Peggy Smedley, editorial director, Connected World magazine, recently sat down with Dirk Morris, founder and chief product officer, Untangle, to discuss DDoS (distributed denial of service) attacks on large organization such as Amazon, Spotify, Netflix, and Twitter. He explains how the IoT (Internet of Things) is involved and what we can expect going forward.
Smedley: Let’s start by talking about some of the basics. What is a DDoS attack?
Morris: DDoS stands for distributed denial of service. A denial-of-service attack is characterized by an attempt to flood a target with illegitimate traffic with the goal of blocking legitimate traffic, ultimately resulting in the target’s inability to respond to legitimate network traffic at all.
Smedley: Is this new or do these happen often?
Morris: DDoS attacks are nothing new. The first known denial-of-service attack took place in February, 2000, and targeted various ecommerce sites, including Amazon and eBay. Distributed DoS attacks are an evolution of DoS attacks that employ multiple sources of traffic. Botnets are commonly used to generate DDoS traffic. A botnet is a network of computers that have been breached by a hacker; oftentimes, this happens without the knowledge of the computer’s user. The hacker then has those computers under his or her control. Botnets can act in unison like one big computer, giving the hacker the power to direct a lot of traffic at once towards a target.
Smedley: Are small, medium, and large companies subject to these attacks?
Morris: Yes. DDoS attacks can target any size of business; in fact, the number of attacks against small business has risen sharply as tools to create attacks have become widely available. Larger companies, however, are often the targets of the attacks, especially if the motive is to acquire a ransom in return for stopping the attack.
Smedley: How is the IoT (Internet of Things) involved?
Morris: The attack that took place on Oct 21, 2016 against Dyn, a provider of domain name services, involved the use of an open source malware strain called Mirai. Mirai crawls the Internet looking for IoT devices that are only protected by the factory-default username and password. It can then take control of the devices and use them to generate garbage traffic that can be directed at a target. Security researchers were able to conclude that Mirai IoT botnets were amongst the sources of traffic in the Dyn attack.
Smedley: Why is it happening now in such a large scale?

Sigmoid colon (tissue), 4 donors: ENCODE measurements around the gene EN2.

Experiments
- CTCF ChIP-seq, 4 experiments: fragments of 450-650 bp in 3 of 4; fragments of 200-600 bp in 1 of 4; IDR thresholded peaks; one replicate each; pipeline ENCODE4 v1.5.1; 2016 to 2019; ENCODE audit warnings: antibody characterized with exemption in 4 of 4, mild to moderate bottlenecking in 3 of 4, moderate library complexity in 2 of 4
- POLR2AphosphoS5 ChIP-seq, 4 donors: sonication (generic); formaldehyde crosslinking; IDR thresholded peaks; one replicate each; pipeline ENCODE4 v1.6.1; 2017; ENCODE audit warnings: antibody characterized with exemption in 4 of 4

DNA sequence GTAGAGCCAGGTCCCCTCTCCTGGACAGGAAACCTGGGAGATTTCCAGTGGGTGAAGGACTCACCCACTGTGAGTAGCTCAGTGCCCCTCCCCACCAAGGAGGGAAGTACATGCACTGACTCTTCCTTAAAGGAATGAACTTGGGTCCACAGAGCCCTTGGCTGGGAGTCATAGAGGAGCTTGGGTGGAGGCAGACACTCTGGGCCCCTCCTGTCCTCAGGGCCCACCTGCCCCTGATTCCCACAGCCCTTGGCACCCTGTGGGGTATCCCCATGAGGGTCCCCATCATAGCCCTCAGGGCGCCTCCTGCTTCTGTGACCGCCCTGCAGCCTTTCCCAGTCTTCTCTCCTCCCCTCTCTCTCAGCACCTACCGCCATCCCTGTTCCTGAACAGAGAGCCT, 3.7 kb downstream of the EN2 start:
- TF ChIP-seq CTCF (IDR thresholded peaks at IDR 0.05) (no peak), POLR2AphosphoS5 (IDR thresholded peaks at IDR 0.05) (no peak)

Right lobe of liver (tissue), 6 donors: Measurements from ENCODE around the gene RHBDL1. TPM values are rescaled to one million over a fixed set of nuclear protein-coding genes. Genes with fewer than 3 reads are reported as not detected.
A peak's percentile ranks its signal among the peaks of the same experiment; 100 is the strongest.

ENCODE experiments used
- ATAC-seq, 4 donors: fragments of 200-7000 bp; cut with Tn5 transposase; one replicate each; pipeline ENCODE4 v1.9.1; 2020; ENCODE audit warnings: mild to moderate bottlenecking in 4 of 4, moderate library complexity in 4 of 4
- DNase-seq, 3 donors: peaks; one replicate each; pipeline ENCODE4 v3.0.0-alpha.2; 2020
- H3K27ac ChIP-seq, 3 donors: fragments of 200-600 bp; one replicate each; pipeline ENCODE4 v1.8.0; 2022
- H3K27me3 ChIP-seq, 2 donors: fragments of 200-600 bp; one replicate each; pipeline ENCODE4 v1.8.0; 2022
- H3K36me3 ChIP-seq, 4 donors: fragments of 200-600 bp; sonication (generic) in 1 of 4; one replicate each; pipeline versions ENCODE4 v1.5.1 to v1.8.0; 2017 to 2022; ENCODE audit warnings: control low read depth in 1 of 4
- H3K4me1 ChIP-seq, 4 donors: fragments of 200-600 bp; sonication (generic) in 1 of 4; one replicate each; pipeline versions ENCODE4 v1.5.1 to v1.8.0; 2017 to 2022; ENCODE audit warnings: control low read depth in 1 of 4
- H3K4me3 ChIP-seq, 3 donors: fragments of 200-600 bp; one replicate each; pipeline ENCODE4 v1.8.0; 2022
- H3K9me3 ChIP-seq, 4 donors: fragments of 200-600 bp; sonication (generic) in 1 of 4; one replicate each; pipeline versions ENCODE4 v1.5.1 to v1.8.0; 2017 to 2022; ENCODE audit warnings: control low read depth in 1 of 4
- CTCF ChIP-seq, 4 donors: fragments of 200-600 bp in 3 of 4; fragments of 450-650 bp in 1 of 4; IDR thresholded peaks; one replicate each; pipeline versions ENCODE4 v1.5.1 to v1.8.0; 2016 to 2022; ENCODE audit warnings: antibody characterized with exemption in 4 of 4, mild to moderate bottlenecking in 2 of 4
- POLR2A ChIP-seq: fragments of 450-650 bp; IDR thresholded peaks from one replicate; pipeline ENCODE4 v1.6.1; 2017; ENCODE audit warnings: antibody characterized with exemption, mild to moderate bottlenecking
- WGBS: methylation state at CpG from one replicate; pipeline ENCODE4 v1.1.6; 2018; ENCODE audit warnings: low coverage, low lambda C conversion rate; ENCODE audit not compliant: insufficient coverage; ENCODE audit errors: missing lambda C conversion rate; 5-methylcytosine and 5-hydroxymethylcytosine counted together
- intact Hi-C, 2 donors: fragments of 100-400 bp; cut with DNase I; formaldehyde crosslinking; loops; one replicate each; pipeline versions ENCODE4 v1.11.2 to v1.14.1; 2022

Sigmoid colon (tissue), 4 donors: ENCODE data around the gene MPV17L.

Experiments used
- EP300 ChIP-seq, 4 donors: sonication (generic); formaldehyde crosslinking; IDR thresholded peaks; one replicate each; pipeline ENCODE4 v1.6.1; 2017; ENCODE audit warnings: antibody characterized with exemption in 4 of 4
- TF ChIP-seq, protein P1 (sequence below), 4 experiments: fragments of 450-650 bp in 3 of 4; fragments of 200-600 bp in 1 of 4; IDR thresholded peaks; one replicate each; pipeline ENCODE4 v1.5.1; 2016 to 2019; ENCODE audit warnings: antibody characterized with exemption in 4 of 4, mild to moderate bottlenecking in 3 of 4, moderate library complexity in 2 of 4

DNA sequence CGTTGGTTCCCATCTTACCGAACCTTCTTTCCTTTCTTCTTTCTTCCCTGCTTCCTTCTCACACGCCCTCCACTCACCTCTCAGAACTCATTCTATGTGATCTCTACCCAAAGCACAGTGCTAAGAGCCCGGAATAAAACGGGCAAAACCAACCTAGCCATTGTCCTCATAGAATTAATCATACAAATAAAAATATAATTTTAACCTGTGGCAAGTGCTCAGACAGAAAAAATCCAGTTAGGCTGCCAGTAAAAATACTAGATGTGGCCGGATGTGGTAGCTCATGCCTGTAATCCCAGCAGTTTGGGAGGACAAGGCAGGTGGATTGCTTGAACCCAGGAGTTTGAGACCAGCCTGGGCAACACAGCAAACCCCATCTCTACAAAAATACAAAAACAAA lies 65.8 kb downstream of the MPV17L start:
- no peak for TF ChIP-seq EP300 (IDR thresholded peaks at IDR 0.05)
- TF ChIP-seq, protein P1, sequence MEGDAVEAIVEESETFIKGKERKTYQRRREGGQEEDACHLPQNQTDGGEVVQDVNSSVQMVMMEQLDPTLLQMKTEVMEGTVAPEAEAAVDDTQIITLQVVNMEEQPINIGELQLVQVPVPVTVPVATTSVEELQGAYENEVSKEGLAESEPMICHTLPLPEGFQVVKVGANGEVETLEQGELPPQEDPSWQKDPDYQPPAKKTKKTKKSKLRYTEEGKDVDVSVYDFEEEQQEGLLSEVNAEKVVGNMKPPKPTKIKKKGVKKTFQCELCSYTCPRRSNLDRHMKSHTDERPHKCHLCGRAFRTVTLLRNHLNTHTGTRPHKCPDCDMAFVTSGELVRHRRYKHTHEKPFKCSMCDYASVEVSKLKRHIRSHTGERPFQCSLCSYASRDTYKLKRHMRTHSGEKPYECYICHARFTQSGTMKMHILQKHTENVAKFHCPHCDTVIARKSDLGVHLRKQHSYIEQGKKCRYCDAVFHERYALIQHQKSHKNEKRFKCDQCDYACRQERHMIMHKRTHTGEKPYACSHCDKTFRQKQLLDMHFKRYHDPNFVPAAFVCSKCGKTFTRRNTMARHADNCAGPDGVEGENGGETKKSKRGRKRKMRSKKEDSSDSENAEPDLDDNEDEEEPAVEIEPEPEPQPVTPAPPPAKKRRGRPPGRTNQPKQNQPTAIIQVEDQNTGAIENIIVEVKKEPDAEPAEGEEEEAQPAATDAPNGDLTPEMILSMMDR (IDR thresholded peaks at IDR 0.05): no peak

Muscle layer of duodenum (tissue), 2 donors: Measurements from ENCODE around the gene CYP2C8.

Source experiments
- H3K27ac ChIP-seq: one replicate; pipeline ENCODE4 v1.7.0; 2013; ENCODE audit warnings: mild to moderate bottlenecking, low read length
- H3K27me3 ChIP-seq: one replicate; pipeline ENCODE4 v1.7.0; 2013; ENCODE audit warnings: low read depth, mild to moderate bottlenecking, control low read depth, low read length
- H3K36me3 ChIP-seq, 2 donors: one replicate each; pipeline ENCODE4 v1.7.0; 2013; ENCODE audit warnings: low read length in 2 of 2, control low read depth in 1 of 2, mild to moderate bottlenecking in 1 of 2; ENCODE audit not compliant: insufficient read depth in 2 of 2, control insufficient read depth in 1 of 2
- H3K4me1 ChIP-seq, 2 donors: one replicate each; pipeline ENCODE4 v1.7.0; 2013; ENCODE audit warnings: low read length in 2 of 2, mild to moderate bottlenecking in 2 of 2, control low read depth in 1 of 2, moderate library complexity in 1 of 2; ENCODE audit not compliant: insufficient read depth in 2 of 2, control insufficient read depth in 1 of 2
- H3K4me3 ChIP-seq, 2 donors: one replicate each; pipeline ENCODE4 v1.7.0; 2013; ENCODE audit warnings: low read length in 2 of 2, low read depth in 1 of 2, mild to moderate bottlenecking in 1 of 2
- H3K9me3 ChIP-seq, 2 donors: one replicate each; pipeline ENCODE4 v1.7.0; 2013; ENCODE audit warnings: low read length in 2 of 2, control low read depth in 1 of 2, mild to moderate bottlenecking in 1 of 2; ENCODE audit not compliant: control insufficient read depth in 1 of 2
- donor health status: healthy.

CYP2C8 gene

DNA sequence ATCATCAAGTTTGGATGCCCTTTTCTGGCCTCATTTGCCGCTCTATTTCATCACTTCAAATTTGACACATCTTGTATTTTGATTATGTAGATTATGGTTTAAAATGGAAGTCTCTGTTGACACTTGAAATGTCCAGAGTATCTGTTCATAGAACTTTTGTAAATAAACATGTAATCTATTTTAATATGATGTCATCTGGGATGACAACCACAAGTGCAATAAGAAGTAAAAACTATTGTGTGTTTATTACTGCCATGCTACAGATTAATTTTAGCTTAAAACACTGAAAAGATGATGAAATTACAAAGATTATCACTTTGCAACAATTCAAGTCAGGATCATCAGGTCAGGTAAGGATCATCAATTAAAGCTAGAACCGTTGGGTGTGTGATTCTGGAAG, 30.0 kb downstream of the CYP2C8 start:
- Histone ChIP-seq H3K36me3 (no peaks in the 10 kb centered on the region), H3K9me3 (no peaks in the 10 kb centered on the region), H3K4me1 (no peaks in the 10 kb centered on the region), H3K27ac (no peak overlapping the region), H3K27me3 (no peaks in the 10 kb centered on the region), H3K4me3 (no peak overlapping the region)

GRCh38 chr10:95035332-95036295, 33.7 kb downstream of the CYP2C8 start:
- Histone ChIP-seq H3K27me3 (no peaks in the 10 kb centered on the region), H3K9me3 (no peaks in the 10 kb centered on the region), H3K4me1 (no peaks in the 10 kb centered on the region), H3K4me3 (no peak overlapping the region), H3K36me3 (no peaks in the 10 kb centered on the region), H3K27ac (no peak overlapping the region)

Morris: As IoT devices become more prevalent in both commercial and consumer settings, they become targets of opportunity for hackers. IoT device and component manufacturers have not taken sufficient steps to secure their products.
Smedley: What can we expect going forward?
Morris: Expect copycat attacks. DDoS attacks aren’t going away; in fact, these types of attacks are easier than ever to conduct. Botnets are even available for rent, lowering the bar for would-be hackers.
Smedley: What can we do as an enterprise or small company to fend off these attacks?
Morris: DDoS mitigation is available as a service from a number of providers. It’s important for network administrators to also have a handle on what “normal” traffic patterns and response times look like.
Smedley: Is this something that could have been prevented?
Morris: It’s difficult to prevent DDoS attacks entirely. However, this particular attack profile would have been very different if Mirai’s army of zombie IoT devices wasn’t involved. IoT device manufacturers need to take security seriously. Until they do, there are some ways to protect those devices from these kinds of exploits. One important way to prevent attacks like these is to put a next-generation firewall in place at the gateway to the Internet. This keeps the local network, and its IoT devices, safe from hackers. Large enterprises have this kind of security in place. However, small businesses and homes many times rely on off-the-shelf routers that aren’t capable of providing a secure gateway to the Internet. Untangle has released a home license for its next-generation firewall software specifically to address this gap.
Smedley: Does the Internet need to be regulated?
Morris: Internet regulation per se isn’t really the issue here. Virginia Senator Mark Warner wrote a letter to the FCC (Federal Communications Commission), the FTC (Federal Trade Commission) and the DHS (Dept. of Homeland Security) in response to the Dyn attack, calling out the ”unacceptably low level of security” present in IoT devices and questioning whether or not they constitute a threat to the Internet itself. Expect to see regulations instead focus on securing endpoints like IoT devices.
Smedley: What should be aware of that we are not?
Morris: The U.S. does not currently have standards for computer security that it imposes on manufacturers. Responsibility has fallen to consumers, who are often ill-equipped to take on network security challenges. We believe that the need for network security solutions in the home will only increase, as IoT device adoption becomes more widespread.
Smedley: Anything you would like to add?
Morris: Thank you for the opportunity to address your readers. The promise of IoT is great, but so are the challenges it presents to network security.
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